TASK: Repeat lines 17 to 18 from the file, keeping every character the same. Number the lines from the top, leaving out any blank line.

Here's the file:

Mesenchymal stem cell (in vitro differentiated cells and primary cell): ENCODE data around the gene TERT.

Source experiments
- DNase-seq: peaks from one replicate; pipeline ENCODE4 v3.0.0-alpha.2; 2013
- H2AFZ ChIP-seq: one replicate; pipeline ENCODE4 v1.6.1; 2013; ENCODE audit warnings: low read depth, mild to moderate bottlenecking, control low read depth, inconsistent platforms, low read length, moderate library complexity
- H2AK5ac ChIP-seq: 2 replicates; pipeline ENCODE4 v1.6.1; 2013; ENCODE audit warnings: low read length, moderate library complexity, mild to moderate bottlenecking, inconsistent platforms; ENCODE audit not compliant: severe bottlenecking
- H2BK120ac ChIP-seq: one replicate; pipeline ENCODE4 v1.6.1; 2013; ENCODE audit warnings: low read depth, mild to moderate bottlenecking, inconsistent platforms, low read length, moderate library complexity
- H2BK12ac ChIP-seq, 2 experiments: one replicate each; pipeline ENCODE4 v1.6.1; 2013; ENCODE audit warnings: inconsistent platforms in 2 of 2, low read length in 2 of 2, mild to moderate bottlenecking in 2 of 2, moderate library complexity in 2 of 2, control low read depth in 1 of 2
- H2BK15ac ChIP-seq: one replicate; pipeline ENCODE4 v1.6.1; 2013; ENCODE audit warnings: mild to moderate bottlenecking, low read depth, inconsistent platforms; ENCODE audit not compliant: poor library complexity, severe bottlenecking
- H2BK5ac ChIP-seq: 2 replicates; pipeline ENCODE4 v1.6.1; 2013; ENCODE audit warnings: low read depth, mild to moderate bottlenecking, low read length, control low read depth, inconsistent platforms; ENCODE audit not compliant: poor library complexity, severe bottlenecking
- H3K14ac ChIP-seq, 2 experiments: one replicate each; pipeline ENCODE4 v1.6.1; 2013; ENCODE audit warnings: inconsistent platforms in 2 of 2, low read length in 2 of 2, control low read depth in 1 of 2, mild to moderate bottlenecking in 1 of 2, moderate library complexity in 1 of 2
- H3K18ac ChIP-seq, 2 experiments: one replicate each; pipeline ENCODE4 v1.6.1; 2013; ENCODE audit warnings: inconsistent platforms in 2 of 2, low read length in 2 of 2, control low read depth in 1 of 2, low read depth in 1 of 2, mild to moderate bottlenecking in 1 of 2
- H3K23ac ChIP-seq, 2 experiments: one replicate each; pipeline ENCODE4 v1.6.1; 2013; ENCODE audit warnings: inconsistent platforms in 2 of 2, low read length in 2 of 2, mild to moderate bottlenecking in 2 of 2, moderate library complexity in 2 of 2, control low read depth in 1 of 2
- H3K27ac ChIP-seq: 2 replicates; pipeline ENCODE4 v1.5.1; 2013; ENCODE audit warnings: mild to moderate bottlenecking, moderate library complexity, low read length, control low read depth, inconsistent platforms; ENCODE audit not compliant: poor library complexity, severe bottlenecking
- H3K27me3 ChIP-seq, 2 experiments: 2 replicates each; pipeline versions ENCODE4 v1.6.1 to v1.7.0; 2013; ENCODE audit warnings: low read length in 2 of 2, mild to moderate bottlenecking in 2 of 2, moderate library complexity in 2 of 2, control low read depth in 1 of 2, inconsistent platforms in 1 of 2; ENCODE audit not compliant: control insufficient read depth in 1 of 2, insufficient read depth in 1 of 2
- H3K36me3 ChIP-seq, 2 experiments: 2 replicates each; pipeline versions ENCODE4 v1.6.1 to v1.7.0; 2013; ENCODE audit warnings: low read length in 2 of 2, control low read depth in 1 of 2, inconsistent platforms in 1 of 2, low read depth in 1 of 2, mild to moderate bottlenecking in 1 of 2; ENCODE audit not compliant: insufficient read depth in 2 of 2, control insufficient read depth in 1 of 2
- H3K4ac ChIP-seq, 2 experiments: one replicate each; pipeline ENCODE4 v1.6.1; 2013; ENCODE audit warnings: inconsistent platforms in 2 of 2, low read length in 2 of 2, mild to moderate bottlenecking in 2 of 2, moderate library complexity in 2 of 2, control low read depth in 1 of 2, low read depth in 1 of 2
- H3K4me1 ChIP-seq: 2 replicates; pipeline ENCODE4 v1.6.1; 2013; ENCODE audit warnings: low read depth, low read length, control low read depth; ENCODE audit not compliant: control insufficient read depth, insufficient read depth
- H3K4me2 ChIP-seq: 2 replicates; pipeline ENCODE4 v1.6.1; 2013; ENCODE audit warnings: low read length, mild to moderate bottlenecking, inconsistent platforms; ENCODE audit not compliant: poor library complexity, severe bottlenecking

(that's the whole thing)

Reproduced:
- H3K4me1 ChIP-seq: 2 replicates; pipeline ENCODE4 v1.6.1; 2013; ENCODE audit warnings: low read depth, low read length, control low read depth; ENCODE audit not compliant: control insufficient read depth, insufficient read depth
- H3K4me2 ChIP-seq: 2 replicates; pipeline ENCODE4 v1.6.1; 2013; ENCODE audit warnings: low read length, mild to moderate bottlenecking, inconsistent platforms; ENCODE audit not compliant: poor library complexity, severe bottlenecking